A New Jersey judge who asked a rape victim if she could have "closed her legs" during her assault has been removed from the judiciary and permanently barred from holding a position on the bench.
The New Jersey Supreme Court issued a unanimous decision Tuesday removing former Ocean County Superior Court Judge John Russo Jr. from the bench and permanently barring him from presiding over a state courtroom again because of “repeated and serious acts of misconduct,” NJ.com reported.
A panel of three judges had recommended in January to dismiss Russo for violating the Code of Judicial Conduct — centering around “wholly unwarranted, discourteous and inappropriate" questions directed toward a rape victim petitioning for a restraining order against her alleged assailant in 2016.
"Do you know how to stop somebody from having intercourse with you?” Russo asked the woman, according to a transcript obtained by NJ.com.
After the woman responded, “Run away or try to get away,” Russo then went on to float questions that implied the victim didn't try hard enough to fend off her assailant.
“Block your body parts?” Russo asked. “Close your legs? Call the police? Did you do any of those things?”
Russo denied the restraining order request and went on to make light of the hearing with his staff, according to The Asbury Park Press.
"What I lack in handwriting skills, I am the master of, on the record, being able to talk about sex acts with a straight face," Russo told his staff according to a recording obtained by the Supreme Court.
"Did you hear that sex stuff?'' Russo also asked his staff following the hearing, the Asbury Park Press reported.
Chief Justice Stuart Rabner wrote that it would be "inconceivable" for Russo to oversee any domestic violence or rape cases as a judge. “No reasonable victim could have confidence in a court system were he to preside over those kinds of cases again,” Rabner wrote in the decision dismissing Russo..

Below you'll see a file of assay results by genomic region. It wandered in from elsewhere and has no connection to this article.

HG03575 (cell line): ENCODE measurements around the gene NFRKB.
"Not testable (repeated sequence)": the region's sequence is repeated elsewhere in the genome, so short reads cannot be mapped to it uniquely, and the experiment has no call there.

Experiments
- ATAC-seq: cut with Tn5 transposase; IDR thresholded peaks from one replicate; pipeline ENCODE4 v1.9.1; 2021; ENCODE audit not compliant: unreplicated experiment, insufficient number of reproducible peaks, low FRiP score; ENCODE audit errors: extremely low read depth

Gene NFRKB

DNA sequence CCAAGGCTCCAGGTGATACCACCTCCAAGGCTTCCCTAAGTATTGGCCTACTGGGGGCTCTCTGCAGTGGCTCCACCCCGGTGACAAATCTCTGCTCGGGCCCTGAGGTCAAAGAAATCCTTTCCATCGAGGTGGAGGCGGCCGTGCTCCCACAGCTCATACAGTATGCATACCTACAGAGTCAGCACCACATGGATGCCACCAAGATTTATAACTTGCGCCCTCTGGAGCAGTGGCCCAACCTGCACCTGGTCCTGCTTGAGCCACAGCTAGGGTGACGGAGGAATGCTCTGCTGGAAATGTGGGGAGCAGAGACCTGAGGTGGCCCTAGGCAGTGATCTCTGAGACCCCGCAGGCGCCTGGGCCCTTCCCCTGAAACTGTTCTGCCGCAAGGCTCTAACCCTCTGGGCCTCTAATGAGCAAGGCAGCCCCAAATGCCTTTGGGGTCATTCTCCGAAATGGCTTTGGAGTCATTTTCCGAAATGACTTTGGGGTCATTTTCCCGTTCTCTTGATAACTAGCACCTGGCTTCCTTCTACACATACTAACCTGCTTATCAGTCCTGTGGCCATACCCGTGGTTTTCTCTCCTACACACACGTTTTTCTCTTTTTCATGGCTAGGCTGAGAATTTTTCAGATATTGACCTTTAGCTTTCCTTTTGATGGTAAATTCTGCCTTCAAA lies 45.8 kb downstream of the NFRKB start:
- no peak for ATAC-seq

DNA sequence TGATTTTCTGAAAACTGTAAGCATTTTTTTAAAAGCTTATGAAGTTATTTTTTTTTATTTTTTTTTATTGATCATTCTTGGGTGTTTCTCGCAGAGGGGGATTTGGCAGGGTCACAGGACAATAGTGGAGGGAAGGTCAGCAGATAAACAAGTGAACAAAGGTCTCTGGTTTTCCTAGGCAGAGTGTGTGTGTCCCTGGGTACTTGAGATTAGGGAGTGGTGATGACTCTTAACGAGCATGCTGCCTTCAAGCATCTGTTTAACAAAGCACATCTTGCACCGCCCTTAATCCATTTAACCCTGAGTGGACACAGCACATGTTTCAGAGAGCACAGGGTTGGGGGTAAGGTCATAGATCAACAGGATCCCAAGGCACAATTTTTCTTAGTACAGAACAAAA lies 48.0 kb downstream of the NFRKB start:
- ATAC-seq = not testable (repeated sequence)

Russo has previously apologized for his comments but contended he was attempting to re-engage a "demoralized" witness with his questions, but the Supreme Court dismissed this defense.
“Judges set the tone for a courtroom. Especially when it comes to sensitive matters like domestic violence and sexual assault, that tone must be dignified, solemn, and respectful, not demeaning or sophomoric. (Russo) failed in that regard,” Rabner wrote.
In addition to his behavior toward a rape victim, a judicial panel also found beyond a reasonable doubt that Russo used his position as a judge to attempt to influence the scheduling of a hearing involving his son, according to the Asbury Park Press.
Officials also found that Russo did not recuse himself in a matter involving a couple with whom he went to high school, and that he threatened a mother involved in a paternity matter with financial sanctions because she was reluctant to provide her address to the court.
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